Stories. We all relate through stories. We use them from the time we’re small to help us learn language and other skills we need to function as members of society. We use them in our families to ensure that we don’t forget those who came before us. We use them in school as students and teachers to illustrate new concepts and explore the vast world around us. We use them at work to convey information. We use them for entertainment to draw out emotions. We use them throughout society to help understand where we are, and how we got here. We use them in politics to persuade and move people to take action.
Since before I reached voting age, I’ve held strong opinions on several issues that have never gone away. When I was in junior high school, I remember having a spirited debate with one of my favorite teachers over the just-recorded Roe v. Wade decision. We were on opposite side of that debate, and we were both invested in our perspective, but we also had great admiration for one another. We didn’t resort to any mean-spirited attacks. We did use personal stories to back up factual data that we presented. We told those personal stories to emphasize our positions, not to degrade or berate each other.
In the fall of my first year at university, I was excited to vote in my first gubernatorial election. On that ballot, in addition to the gubernatorial race, an infamous proposition – California’s famed Prop 13, the Jarvis-Gann initiative – was in the balance. I came home on several weekends that fall, and I swung by my old high school to talk with a few of my former teachers. I opposed Prop 13 because of the implications for what it would do to the schools in the state. Sadly, all of my former teachers voted for it along with legions of other CA voters. Three years later the state surplus ran out, and CA schools faced the beginning of a continuing funding shortfall that is still in play today.
In the 1980 presidential election, I was again poised to use my voice at the ballot box, but this time, as a young, idealistic university student, I really wanted to change the world. I didn’t want Reagan. I disagreed with the majority of his platform, and I thought he would hurt the country and specifically my family. At the time I also didn’t want Jimmy Carter, so like many other idealistic university students, I voted for John Anderson in that election. I learned a very important lesson that year. While it’s nice to think that a third party candidate can shake things up, the reality is that until we remove the money from politics, the only candidates that truly stand a chance are from the two major parties, and anything else is at best a protest vote, and at worst, a spoiler causing real damage. This has been born out in several subsequent elections where the popular vote went one way, and Electoral College another.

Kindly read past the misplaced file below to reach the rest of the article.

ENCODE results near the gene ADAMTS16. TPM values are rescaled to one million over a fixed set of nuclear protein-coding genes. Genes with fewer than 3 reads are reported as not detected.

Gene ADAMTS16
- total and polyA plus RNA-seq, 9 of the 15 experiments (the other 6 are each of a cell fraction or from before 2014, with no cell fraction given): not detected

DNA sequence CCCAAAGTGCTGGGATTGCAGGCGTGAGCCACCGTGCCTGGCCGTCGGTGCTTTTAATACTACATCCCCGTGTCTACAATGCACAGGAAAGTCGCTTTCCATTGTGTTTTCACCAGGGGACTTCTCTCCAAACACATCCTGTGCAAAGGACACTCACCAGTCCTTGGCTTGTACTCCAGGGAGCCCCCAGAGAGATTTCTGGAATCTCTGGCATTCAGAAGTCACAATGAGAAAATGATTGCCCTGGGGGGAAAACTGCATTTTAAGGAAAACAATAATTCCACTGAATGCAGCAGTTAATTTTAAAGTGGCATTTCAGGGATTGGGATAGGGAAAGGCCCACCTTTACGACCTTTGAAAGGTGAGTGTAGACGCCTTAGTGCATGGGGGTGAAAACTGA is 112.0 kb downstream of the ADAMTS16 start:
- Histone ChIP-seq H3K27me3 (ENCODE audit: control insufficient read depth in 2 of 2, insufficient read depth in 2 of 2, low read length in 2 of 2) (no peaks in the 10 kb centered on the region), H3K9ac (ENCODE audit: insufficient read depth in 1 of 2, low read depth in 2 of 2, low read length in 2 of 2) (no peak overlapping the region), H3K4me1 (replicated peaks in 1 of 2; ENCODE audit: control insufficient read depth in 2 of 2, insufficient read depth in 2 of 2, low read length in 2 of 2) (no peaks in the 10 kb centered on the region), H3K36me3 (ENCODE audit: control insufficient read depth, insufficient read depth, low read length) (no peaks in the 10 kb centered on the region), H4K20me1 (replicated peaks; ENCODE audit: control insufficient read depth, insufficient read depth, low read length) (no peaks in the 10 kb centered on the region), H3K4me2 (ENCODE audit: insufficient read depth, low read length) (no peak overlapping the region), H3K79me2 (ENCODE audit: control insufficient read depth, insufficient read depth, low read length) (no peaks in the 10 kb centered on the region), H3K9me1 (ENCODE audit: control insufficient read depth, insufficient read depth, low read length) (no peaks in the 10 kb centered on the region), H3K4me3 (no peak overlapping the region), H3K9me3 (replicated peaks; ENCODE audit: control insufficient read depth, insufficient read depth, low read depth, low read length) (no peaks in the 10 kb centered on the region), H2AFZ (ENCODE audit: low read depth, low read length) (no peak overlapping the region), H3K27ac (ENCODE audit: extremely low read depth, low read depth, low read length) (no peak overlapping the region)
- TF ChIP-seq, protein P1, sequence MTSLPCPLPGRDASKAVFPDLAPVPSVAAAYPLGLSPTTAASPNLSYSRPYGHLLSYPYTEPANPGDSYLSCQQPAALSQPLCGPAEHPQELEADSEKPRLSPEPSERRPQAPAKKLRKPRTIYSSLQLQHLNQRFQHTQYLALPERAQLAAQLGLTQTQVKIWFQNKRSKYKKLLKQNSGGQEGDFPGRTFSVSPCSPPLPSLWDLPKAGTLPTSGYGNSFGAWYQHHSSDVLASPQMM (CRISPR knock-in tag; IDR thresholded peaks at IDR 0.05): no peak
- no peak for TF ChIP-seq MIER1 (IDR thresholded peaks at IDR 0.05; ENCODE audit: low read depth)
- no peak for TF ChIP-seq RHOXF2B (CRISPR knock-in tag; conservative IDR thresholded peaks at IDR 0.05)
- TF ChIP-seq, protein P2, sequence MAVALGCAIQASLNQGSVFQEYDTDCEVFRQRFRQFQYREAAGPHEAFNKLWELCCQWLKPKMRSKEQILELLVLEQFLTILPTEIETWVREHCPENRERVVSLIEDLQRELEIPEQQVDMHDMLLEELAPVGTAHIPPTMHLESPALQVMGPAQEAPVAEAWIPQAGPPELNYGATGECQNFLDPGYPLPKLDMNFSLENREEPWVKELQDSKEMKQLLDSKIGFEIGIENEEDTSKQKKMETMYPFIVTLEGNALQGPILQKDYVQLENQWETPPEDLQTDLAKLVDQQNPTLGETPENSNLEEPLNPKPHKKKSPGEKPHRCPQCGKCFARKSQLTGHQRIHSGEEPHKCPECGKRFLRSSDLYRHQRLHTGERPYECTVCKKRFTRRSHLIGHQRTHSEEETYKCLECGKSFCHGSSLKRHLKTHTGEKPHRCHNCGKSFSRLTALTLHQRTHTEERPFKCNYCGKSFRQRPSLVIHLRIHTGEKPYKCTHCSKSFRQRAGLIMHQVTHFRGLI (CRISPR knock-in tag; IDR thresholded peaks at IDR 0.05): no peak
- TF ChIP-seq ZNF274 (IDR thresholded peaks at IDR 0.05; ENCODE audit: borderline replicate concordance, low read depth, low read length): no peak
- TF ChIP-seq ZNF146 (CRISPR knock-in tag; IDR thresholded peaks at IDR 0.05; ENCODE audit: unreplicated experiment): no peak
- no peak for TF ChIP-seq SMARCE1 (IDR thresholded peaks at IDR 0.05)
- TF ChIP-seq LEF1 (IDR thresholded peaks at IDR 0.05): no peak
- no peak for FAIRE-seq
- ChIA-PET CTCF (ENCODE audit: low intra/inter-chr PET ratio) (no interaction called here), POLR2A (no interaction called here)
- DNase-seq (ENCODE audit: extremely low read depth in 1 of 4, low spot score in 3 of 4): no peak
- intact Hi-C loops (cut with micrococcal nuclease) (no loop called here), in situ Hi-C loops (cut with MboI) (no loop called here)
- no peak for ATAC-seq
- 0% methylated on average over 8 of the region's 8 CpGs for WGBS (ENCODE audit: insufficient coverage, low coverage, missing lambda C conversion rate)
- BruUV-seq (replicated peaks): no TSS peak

In the years since then, I have continued to vote in every election carefully researching the candidates and the issues, and casually discussing them with family and friends. I remember a heated discussion during the lead-up to the 1984 general election amongst fellow students and staff at work.
Until the last 20 years or so, I’ve voted strictly on the issues crossing party lines on occasion depending on the individual candidate’s platform and record. Since about the year 2000 I haven’t done that. The partisan divide has gotten so extreme that I can’t.